Interview with specialist over industrially-produced trans fatty acids and danger to people's health

Over 50,000 deaths are recorded annually in Europe, due to the consumption of harmful fats. Thus, a new European regulation setting a legal limit for industrially-produced trans fatty acids (iTFA) came into force on 14 May.

A high intake of iTFA increases the risk of heart disease, the leading cause of death in the European Union.

This limit on their use will protect the consumer and benefit public health throughout the EU.

Biscuits, cakes, donuts, industrial pastries, fried foods of all types… There is no getting away from it, as these products are liked by consumers.

However, some of them may contain high amounts of iTFA, introduced during food manufacturing and the intake of iTFA is to be kept to a minimum.

Trans fatty acids are a particular type of unsaturated fatty acids.

These occur also naturally in low amounts in food products made from ruminant animals such as dairy and meat from cow, goat or sheep.

But the matter of concern are trans fatty acids produced industrially, which can be formed in much higher amounts when vegetable oils are processed into solid fats for better functionality, stability and shelf life by certain industrial processes, writes European Commission.

Food which does not comply with the European regulation may continue to be placed on the market until 1 April 2021.

In order to better understand these dangerous fats for health, and if the Republic of Moldova will comply with this, we have interviewed Stela Bradu, a doctor, section of Nutrition Health and children in National Agency for Public Health.

Why are iTFA used in food?

iTFA are widely used by food processors around the world because they make products more appealing, even after a long time, and extend their shelf life substantially.

What food can we find these iTFA ?

The foods you find iTFA fat are the following: margarine, bakery fats, biscuits, cakes, pies, pastries, dough, frozen pizzas. We also find them in various assortments of dairy products, where animal fats are replaced with vegetable fats, snacks (potato chips, tortilla snacks, microwave popcorn), coffee creamer, soup, frozen food, thus enhancing the flavor, improving the appearance, etc.

How dangerous are trans fatty acids for people's health and what diseases can occur from their consumption?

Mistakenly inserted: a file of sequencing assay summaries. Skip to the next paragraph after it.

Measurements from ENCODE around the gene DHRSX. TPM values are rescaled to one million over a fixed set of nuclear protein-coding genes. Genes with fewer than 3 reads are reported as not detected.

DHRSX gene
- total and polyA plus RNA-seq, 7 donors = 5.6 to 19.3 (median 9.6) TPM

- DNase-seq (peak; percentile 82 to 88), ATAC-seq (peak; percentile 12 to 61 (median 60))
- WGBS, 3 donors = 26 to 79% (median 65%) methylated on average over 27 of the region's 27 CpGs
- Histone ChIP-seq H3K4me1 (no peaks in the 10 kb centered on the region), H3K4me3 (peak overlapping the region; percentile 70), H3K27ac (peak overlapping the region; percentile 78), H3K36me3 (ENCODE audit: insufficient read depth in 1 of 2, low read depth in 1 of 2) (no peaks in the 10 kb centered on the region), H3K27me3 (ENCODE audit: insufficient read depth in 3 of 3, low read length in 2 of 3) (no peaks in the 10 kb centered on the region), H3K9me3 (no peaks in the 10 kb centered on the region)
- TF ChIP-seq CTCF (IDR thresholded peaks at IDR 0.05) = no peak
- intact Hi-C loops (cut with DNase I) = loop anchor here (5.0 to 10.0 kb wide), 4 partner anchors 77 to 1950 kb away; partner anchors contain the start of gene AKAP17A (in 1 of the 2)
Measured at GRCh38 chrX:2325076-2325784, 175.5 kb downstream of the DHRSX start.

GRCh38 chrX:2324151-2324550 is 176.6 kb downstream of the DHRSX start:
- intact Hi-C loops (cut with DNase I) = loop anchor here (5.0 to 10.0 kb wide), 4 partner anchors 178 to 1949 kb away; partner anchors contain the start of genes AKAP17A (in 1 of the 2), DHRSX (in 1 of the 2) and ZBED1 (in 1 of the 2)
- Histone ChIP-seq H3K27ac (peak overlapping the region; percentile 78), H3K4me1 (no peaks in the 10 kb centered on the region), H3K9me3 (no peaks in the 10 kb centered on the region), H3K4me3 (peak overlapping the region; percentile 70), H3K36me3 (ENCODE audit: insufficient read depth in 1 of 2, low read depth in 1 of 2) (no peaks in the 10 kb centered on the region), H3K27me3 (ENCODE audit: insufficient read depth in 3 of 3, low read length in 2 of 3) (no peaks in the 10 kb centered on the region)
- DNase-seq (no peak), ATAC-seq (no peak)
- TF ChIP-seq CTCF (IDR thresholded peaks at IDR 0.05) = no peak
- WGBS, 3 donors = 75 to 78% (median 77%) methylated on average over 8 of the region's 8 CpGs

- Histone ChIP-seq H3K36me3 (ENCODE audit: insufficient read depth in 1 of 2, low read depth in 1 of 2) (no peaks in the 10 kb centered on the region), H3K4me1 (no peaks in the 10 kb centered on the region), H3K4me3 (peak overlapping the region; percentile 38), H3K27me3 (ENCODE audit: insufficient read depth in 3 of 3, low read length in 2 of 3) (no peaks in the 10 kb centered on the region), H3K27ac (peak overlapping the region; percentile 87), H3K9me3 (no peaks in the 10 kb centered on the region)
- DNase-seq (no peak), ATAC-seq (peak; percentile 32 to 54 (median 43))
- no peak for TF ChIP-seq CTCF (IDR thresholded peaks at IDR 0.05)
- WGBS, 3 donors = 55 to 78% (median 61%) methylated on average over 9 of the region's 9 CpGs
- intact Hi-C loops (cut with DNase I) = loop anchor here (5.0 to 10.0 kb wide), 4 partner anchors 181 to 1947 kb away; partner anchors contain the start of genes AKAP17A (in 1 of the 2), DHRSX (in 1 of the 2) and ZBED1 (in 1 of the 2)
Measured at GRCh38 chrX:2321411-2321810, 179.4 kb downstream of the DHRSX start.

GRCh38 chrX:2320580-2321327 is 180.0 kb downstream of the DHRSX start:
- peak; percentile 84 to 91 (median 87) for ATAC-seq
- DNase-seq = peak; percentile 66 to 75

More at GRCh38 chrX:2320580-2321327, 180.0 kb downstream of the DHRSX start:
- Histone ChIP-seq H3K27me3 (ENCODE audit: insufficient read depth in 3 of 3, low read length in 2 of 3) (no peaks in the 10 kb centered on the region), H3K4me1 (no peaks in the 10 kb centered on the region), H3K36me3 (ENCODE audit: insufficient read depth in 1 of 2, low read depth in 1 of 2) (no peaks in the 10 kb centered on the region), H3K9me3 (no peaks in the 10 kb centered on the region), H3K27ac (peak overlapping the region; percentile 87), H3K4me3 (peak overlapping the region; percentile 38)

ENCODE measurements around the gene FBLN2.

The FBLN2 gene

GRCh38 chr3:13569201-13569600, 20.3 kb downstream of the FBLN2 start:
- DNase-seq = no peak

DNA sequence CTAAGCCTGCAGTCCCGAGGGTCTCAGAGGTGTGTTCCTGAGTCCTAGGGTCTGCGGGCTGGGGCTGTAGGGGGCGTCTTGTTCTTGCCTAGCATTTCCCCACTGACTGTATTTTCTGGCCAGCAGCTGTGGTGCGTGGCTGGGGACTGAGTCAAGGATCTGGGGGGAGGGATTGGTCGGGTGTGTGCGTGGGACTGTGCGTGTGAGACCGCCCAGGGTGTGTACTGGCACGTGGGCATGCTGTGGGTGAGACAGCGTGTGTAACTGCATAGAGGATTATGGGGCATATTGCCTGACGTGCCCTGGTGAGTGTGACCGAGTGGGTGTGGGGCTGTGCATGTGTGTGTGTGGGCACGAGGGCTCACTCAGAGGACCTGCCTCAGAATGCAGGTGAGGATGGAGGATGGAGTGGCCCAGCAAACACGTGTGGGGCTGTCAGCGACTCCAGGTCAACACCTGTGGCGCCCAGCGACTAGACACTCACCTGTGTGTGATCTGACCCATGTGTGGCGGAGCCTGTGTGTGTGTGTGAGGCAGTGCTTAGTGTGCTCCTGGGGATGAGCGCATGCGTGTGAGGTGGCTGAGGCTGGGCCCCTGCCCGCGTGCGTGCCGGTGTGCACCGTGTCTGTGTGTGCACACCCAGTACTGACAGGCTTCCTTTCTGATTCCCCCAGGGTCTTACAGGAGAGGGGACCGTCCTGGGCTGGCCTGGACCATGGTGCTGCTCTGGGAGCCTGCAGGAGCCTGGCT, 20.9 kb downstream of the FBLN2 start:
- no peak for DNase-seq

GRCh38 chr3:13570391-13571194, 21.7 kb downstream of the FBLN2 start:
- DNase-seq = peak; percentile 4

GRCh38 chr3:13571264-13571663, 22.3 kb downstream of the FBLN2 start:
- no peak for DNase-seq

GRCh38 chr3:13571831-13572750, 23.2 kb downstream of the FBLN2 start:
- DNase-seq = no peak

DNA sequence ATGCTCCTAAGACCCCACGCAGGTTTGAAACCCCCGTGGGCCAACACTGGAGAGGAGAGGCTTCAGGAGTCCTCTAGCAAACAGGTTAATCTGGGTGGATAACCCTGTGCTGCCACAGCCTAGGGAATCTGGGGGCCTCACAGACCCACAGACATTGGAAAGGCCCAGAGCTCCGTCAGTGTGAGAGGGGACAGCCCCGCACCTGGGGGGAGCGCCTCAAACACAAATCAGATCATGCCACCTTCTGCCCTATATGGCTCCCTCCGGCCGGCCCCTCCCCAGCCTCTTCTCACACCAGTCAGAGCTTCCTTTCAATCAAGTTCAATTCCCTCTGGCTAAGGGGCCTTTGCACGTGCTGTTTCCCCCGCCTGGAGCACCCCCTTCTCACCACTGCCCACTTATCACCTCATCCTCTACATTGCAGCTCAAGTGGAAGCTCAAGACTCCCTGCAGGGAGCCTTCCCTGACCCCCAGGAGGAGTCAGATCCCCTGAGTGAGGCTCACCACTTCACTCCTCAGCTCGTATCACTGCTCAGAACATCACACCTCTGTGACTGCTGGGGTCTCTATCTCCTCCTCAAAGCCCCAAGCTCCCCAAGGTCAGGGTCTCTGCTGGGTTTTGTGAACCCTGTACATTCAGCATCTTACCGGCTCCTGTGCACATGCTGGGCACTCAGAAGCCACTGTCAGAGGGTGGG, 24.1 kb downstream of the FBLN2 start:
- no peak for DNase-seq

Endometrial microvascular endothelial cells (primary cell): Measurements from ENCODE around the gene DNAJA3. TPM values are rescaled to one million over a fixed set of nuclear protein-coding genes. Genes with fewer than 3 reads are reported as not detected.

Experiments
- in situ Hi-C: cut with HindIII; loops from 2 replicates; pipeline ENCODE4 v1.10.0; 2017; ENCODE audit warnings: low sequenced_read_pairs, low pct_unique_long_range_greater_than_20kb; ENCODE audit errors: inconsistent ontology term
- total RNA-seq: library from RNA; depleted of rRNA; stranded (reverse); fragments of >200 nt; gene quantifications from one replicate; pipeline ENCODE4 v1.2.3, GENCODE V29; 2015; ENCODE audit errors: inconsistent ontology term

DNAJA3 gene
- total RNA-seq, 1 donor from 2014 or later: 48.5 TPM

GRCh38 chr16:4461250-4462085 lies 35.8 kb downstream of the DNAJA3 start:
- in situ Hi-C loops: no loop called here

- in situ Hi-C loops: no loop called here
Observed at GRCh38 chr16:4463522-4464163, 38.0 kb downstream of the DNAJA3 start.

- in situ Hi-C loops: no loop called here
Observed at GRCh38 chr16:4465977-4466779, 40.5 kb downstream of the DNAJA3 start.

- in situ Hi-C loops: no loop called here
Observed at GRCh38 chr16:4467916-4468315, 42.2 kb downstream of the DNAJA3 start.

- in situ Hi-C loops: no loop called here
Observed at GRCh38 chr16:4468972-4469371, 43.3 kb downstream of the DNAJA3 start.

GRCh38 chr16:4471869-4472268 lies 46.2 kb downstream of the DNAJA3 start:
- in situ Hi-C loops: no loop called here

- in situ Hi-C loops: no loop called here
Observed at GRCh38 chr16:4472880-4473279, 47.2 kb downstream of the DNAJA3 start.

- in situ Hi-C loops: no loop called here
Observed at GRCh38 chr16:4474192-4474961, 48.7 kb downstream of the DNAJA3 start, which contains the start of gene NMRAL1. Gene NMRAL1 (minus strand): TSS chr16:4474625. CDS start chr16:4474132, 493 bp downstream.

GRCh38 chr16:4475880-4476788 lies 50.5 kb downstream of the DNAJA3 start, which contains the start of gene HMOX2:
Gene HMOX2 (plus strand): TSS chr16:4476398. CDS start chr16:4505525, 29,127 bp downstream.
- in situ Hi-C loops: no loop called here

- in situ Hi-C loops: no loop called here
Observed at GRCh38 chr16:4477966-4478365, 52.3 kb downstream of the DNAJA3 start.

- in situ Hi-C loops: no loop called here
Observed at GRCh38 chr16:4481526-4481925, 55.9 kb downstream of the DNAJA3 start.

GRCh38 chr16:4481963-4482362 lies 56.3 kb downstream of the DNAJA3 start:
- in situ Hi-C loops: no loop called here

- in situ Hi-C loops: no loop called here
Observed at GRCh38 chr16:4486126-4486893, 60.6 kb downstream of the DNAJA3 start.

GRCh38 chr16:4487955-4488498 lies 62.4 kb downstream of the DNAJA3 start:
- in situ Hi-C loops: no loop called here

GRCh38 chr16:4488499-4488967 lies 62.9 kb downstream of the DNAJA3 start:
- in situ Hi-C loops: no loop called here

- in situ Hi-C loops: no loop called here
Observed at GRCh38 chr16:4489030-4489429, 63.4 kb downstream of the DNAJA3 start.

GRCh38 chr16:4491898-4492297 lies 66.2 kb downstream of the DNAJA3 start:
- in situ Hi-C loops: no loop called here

Due to the increased consumption of trans fatty-acid foods in several National Research and Development Institutes in different countries, after years of research it has been found that various diseases such as obesity, diabetes or cancer may occur.

Cookies, cakes, home-made fast food products are just as dangerous? How should be cooked or what ingredients people should avoid while cooking?

In households, lately, housewives use frozen dough for pastry products, usually dough prepared in food industry or use margarine, dairy products with the names of "dairy products" such as butter, cream, fresh cheese cows, etc. where animal fat is replaced by hydrogenated fats (containing trans fatty acids up to 99.9%).

To prepare and consume a healthy product requires the use of ingredients without the addition of hydrogenated fats, which usually appear on the label of commercially procured products. These pastries should be baked and not roasted, consumed in reasonable quantities with respect to the diets indicated by doctors (for those suffering from various diseases). People should consume food without having to abuse them.

How much are you using trans fatty acids in our country's food industry?

In the national kitchen, we often use vegetable fats. As mentioned above, they are used in the preparation of products to extend their shelf life. 

Is there a norm in our country for the use of these artificial fats?

Legislation in force provides for the normalization of saturated fatty acids up to 20 grams per day.

Do you have any suggestions for a healthy habit?

Breakfast is essential for a healthy diet;

Daily consumption of vegetables and fruits;

Choose food from local source;

Consume low-fat foods;

Avoid sugars;

Includes nutritious food;

Limit salt consumption;

Fresh foods against processed foods;

Drink as much water as possible.


 

 

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